I agree, but Catholics still claim that St Cyril represented the pope.


For Catholics, what makes a council ecumenical is that the council is approved by the pope as such.
Thielen, T. T., (1960) What is an Ecumenical Council (The Newman Press; Westminster, MD), pp16-17.


Further, they believe that all councils were convoked by a pope,
“…it is prerogative of the Roman Pontiff to convoke these councils, to preside over them and to confirm them” – Lumen Gentium.22 at http://www.vatican.va/archive/hist_councils/ii_vatican_council/documents/vat-ii_const_19641121_lumen-gentium_en.html


  and not by any secular leader “…it goes without saying that no temporal ruler has the right to do so.”  Cardinal Newman expressed this later point when he claimed that the church was given a promise that it “should have no master upon earth”. 
Thielen, T. T., (1960) What is an Ecumenical Council (The Newman Press; Westminster, MD), p22.
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« Reply #110 on: March 16, 2013, 11:44:33 AM »

Does someone have this bible passage in original Greek?  I have been led to believe that the words Petro, and Petra were used to describe Peter as Petro and Rock as Petra leaving me to believe that one was not the same as the other.  Now this may not be the case in Latin translations.
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« Reply #111 on: March 16, 2013, 11:54:57 AM »

Does someone have this bible passage in original Greek?  I have been led to believe that the words Petro, and Petra were used to describe Peter as Petro and Rock as Petra leaving me to believe that one was not the same as the other.  Now this may not be the case in Latin translations.

The contention is that Petro and Petra were just translations, and the original conversation was in Aramaic where Jesus called Simon to be Cephas, which is the Aramaic for "rock".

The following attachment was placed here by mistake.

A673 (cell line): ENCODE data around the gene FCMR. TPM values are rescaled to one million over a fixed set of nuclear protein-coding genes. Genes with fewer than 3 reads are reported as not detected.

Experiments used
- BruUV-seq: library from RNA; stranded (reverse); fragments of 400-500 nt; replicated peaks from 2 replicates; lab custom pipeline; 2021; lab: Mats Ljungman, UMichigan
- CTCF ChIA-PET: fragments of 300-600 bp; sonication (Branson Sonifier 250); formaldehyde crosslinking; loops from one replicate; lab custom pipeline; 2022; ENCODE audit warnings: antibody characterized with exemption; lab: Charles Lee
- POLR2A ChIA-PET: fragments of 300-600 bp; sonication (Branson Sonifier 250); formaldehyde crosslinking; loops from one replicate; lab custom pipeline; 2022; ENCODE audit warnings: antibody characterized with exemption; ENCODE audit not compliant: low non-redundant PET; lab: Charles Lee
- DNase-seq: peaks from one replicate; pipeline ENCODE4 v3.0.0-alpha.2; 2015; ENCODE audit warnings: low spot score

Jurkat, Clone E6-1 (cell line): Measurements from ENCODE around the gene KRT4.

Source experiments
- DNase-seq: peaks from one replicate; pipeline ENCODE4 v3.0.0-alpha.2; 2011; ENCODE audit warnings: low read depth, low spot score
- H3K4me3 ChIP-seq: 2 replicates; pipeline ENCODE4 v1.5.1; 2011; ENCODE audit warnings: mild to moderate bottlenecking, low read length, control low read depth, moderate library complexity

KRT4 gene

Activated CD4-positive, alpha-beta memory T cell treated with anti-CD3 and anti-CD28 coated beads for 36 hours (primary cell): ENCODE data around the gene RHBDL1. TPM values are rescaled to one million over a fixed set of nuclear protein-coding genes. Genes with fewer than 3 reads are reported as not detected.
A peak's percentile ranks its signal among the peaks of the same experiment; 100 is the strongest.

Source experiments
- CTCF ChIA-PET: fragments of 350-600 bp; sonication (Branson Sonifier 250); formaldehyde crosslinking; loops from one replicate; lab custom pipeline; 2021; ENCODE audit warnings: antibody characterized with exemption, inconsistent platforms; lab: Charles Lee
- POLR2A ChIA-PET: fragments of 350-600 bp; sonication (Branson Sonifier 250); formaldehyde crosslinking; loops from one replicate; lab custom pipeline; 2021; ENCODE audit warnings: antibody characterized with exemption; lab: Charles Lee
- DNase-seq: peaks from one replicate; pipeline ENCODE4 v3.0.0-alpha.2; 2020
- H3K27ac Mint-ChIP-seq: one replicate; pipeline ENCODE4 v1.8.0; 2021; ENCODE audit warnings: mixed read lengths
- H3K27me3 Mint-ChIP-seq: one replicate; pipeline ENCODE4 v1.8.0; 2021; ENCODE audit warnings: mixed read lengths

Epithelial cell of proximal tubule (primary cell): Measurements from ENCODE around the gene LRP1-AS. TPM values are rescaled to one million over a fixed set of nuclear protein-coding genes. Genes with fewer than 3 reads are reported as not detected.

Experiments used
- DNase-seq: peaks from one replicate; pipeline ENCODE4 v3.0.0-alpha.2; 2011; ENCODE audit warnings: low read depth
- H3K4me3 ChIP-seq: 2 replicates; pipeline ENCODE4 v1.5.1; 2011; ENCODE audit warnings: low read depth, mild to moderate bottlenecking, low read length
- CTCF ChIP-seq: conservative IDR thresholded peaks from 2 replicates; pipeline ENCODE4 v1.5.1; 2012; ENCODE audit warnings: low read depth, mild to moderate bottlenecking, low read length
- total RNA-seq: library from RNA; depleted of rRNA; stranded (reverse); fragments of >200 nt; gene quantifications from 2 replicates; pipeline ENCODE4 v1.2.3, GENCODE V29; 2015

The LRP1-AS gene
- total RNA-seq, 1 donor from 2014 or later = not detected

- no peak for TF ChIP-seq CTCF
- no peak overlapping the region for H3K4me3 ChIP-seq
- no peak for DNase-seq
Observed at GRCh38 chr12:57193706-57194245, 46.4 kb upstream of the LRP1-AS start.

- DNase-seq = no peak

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« Reply #112 on: March 19, 2013, 07:33:32 AM »

Does someone have this bible passage in original Greek?  I have been led to believe that the words Petro, and Petra were used to describe Peter as Petro and Rock as Petra leaving me to believe that one was not the same as the other.  Now this may not be the case in Latin translations.

The contention is that Petro and Petra were just translations, and the original conversation was in Aramaic where Jesus called Simon to be Cephas, which is the Aramaic for "rock".

The Apostles all are the 'foundations' of the church (according to Ephesians). I think this is a play on the fact that Peter is the 'rock'. You build a literal church on rock (Jesus is the cornerstone).

All therefore are 'rock' and the foundation.

Therefore it doesn't matter to me if Peter is the rock, because he's not exclusively so
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« Reply #113 on: March 19, 2013, 03:56:23 PM »

Does someone have this bible passage in original Greek?  I have been led to believe that the words Petro, and Petra were used to describe Peter as Petro and Rock as Petra leaving me to believe that one was not the same as the other.  Now this may not be the case in Latin translations.

The contention is that Petro and Petra were just translations, and the original conversation was in Aramaic where Jesus called Simon to be Cephas, which is the Aramaic for "rock".